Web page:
Tuesday, January 28, 2020

And So It Begins Again: Class of 2020

There's no hiding from it: Calving season 2020 has begun. With more snow on the way today, we'll see if the expectant mamas respond to that old wives' tale that says births happen when there are changes in the weather.

We didn't get off to a momentous start. Last Tuesday, a baby was born 3 weeks early to a cow on Peace Creek. It was just too small to survive.

Our 25 heifers began calving last Thursday. While the projected due date was today (January 28), the heifers who are calving are delivering full-term babies. We schedule our heifers to begin calving a couple of weeks prior to the whole cow herd, since the first-time moms require more frequent checking.
This little white-faced guy was the first one to join the Class of 2020. However, the ear tag doesn't support that claim.
Even though this black calf was born second, he got the 000 ear tag.
Location, location, location: He was closer to the gate when we arrived with the ear tags the next morning. And, contrary to the triple-zero moniker, it doesn't mean this calf is worth nothing ... nada ... zip. In our herd, the first number signifies the year that the baby was born. In this case, the year 2020 meant our numbers begin with "0" for this calving season.
We have the heifers in a corral near our house. The mamas were born on The County Line in 2018, and Randy chose 25 of them to retain for our own herd.

The too-early arrival wasn't the only challenge we've already faced. This little guy's mama was not interested in claiming it.
Randy moved the calf into the calving shed to warm it up. Then, we tried to corral the mother and put it in the calving shed with the calf. She jumped the fence twice, leading a few of her compatriots astray as they all tried out for the heifer version of the Olympic high jump trials.

After the second time, I told Randy, "We need to find some higher panels." So we added three more panels to the corral right outside the calving shed. (I can testify that my muscles could feel the "burn" the next morning after lifting the panels into the back of the pickup, taking them out and helping to position them.)
We ran a group of the heifers into the corral again. And the mom (No. 849, for the record) tried to jump the fence again. The taller fence prevailed, and we finally got it into the shed. But then she burst through the head gate. And Randy decided it wasn't worth getting either of us hurt.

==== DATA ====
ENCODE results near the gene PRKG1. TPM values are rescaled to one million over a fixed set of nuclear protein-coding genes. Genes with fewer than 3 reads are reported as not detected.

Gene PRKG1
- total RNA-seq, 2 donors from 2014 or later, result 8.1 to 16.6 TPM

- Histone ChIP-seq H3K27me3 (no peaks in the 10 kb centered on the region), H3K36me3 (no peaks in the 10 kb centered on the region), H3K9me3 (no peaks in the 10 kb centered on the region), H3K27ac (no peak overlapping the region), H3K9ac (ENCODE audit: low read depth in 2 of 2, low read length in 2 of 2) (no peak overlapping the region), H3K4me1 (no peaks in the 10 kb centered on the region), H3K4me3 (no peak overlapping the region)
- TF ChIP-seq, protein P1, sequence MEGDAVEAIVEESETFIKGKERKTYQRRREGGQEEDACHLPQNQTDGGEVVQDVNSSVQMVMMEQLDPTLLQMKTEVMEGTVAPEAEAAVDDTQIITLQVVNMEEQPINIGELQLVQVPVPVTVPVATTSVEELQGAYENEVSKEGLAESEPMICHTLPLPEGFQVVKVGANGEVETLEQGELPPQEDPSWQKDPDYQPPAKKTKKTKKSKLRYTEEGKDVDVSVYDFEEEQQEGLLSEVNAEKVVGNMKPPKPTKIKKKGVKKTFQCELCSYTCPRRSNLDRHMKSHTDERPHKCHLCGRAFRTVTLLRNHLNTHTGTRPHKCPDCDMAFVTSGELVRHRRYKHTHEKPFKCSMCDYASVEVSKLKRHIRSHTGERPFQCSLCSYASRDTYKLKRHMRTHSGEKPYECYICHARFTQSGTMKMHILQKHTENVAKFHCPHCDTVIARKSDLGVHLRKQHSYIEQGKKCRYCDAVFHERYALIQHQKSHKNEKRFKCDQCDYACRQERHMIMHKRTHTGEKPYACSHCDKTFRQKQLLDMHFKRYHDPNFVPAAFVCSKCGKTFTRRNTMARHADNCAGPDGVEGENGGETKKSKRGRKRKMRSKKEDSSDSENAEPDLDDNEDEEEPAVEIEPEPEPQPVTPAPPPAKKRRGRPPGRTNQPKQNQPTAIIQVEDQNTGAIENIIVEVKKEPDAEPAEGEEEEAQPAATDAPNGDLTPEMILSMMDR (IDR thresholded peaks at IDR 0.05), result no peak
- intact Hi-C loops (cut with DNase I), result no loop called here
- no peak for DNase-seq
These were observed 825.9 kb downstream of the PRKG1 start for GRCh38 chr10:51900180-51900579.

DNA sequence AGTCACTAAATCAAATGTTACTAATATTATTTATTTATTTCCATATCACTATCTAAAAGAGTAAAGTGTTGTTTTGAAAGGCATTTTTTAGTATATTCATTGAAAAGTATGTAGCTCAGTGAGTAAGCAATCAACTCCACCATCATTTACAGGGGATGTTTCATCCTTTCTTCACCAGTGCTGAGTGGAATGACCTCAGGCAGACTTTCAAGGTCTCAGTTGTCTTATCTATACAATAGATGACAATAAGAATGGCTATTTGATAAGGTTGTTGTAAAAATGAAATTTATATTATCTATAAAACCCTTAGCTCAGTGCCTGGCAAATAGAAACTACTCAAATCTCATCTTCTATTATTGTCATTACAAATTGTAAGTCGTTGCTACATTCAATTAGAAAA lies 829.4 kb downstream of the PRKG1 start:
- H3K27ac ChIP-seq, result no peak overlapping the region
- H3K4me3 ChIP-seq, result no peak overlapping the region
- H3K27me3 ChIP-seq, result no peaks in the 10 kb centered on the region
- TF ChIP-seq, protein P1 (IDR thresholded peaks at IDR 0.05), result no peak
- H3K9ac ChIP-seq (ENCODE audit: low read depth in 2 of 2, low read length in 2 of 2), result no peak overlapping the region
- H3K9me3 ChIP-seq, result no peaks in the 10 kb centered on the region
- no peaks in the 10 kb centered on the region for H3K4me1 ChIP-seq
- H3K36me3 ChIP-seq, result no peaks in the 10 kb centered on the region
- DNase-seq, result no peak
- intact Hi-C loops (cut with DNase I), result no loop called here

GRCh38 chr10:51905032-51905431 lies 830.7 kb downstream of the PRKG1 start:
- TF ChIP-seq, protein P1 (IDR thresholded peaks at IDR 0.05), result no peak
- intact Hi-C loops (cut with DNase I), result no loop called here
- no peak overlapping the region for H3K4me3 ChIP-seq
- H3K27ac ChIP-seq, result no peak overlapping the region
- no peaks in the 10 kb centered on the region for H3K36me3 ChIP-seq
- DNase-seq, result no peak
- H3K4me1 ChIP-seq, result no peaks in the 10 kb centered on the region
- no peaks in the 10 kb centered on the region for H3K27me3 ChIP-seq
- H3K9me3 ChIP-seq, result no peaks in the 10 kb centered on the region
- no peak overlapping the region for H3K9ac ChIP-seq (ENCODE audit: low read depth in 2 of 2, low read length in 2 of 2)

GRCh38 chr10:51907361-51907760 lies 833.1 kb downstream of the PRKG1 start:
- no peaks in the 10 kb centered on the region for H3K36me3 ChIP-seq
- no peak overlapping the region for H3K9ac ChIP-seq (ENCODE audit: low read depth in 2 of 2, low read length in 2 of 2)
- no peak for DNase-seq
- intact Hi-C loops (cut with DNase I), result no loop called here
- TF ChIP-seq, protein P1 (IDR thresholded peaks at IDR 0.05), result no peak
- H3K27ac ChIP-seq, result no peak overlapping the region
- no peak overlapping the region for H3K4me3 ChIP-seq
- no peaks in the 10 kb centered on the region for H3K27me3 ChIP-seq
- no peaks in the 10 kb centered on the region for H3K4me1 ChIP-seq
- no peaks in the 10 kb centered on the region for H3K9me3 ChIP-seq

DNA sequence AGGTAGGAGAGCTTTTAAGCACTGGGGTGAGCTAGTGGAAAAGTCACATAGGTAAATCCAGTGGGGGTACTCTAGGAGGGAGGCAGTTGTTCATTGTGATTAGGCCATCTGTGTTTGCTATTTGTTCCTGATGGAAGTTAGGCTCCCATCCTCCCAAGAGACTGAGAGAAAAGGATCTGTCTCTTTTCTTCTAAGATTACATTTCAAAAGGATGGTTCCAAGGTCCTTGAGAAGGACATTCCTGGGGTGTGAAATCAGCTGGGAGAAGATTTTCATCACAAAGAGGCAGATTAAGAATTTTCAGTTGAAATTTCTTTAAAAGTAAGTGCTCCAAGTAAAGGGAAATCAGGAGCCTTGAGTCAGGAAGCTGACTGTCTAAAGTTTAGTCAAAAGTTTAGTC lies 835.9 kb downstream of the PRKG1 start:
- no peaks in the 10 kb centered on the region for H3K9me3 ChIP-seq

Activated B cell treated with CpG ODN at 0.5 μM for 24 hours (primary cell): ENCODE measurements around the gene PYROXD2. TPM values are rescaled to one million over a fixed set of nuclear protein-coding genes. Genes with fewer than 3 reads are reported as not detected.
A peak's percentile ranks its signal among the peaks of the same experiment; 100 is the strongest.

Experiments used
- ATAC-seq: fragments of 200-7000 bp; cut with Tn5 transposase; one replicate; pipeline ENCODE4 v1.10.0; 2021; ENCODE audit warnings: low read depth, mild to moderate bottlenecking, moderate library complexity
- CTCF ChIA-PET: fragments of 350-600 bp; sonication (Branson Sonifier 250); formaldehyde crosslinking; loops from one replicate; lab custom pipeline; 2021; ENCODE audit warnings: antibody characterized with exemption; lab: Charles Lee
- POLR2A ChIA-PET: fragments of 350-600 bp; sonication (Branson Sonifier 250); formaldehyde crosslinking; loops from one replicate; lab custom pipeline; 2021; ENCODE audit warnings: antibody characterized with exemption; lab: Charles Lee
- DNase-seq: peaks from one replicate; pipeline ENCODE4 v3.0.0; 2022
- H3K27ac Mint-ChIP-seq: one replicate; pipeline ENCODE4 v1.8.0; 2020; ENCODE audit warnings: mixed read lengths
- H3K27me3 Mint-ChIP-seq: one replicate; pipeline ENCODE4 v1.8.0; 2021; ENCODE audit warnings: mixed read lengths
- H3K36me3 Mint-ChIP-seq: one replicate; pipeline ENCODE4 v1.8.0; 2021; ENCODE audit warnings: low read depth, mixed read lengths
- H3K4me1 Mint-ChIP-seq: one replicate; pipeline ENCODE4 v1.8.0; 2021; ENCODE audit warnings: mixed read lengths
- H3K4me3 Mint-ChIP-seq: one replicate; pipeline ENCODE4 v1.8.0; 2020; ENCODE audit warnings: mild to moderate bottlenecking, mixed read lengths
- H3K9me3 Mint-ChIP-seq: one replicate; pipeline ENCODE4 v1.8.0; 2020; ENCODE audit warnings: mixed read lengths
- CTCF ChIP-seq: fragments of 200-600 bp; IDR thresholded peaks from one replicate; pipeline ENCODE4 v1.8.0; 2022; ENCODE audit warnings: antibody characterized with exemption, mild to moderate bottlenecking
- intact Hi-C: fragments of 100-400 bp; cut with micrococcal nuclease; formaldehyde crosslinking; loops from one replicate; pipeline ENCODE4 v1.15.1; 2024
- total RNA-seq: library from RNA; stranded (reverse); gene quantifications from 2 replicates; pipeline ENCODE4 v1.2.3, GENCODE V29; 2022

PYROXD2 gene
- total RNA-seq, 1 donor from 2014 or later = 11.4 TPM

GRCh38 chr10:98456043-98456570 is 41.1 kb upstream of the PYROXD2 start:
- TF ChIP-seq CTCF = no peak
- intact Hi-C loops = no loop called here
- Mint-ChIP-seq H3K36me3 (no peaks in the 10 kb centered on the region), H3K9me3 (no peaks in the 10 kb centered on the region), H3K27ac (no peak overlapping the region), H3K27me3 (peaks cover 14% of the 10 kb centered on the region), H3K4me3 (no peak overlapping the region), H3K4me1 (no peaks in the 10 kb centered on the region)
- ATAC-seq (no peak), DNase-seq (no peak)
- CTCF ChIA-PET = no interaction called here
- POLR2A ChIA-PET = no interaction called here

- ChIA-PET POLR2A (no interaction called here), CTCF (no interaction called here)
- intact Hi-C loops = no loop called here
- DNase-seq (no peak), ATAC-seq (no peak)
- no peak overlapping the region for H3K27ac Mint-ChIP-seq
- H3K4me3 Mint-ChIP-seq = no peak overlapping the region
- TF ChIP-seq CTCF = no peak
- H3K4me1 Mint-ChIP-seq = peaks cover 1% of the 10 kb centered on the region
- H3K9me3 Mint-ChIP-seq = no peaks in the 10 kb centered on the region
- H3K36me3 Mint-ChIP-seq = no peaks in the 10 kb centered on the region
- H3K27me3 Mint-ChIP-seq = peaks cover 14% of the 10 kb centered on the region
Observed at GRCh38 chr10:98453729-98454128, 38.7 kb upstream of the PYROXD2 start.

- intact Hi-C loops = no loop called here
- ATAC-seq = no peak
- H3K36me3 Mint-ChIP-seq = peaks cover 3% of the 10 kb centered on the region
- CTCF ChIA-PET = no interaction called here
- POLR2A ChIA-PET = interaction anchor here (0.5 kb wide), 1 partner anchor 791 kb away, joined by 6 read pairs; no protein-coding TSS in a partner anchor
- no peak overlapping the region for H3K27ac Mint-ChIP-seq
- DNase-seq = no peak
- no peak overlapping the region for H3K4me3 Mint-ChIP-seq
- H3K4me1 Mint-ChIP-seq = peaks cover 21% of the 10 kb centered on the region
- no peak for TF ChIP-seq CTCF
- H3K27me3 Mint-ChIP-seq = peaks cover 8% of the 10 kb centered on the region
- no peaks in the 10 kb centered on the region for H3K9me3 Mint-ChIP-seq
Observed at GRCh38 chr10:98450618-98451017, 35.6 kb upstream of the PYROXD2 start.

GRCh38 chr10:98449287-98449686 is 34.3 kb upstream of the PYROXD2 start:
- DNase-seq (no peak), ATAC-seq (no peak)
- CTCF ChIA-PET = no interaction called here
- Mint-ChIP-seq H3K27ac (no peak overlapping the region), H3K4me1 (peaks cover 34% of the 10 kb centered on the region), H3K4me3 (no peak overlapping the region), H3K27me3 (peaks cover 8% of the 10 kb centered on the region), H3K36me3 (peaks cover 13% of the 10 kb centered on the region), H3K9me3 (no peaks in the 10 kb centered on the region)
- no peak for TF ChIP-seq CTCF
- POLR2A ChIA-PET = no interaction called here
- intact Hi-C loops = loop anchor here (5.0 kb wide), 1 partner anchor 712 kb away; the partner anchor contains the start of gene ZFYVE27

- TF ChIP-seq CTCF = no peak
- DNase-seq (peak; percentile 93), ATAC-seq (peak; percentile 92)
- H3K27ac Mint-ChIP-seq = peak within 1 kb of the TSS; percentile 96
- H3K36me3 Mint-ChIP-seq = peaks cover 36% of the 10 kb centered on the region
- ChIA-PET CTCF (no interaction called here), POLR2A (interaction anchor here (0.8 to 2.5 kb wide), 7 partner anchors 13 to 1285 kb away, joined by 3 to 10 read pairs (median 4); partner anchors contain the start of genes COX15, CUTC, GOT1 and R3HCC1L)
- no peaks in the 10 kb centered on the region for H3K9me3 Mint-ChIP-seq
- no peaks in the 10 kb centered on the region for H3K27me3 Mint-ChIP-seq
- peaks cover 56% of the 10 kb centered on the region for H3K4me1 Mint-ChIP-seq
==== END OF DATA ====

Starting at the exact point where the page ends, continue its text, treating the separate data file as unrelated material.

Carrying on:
We mixed up some colostrum and fed the calf with a tube feeder. (Yes, the photo is blurry. It's not easy to do a job and take photos at the same time. That's why there are no photos of the round-up itself, and this one is blurry. Someone asked me the other day how I can work and take photos at the same time. The answer is this: Sometimes I can't.)

After we fed the calf, we left it in the calving shed, figuring we'd have to continue to tube feed it or bottle feed it.
Then Randy had a brainstorm. Another heifer had lost a calf the same day. We would attempt to graft that heifer and the orphaned baby calf.
This heifer is much calmer and more cooperative. At first, Randy milked the heifer.
She wasn't sold on the idea at first.
But, as the song from "Fiddler on the Roof" says, "Wonder of wonder, miracle of miracles" the two have found each other.

As you can see in the top two photos, it took awhile for the calf to figure out which end of the mother yielded the warm treat.  Success!
That makes the farmer happy. (And the farmer's wife, too!)
Tomorrow - January 29 - is Kansas Day, and our state celebrates its 159th birthday. Kansas was admitted as a state of the Union in 1861. Even back in those days, the livestock industry was an important aspect of the state's agricultural economy. The state ranked third in the nation in cattle population by 1890, a position it held for several decades. Mixed farming (grain-livestock) has always been the predominant form of agriculture on Kansas family farms, including both the Fritzemeier and Moore agricultural legacies.

Thousands of head of cattle were shipped on trains from rail heads in Kansas to packing plants in Kansas City, Chicago, and other cities to the east.  Between 1867 and 1885, towns like Abilene, Ellsworth, Wichita, Newton, Caldwell, and Dodge City became famous for their place in the cattle industry.
Photo from the Kansas State Historical Society, dated between 1891 and 1912
With the closing of the open range, Kansas cattlemen began to place greater emphasis on the breeding of better stock.  Shorthorns and Herefords were popular in the 1890s, according to the Kansas State Historical Society. Herefords are still part of the genetics on our County Line farm, along with Angus.
Happy Birthday, Kansas! Maybe we'll increase our party attendance with a few more calves.
For more on my family's arrival in Kansas, check out this blog post from Kansas Day 2016. More information about the Fritzemeier's history in the Kansas cattle industry can be found here.


  1. A wonderful result. Clever farmer. I hope the remaining births go smoothly!

    1. Thank you. We are just getting started. The lots are a mess right now after all the moisture, but the wheat should benefit from a "drink of water."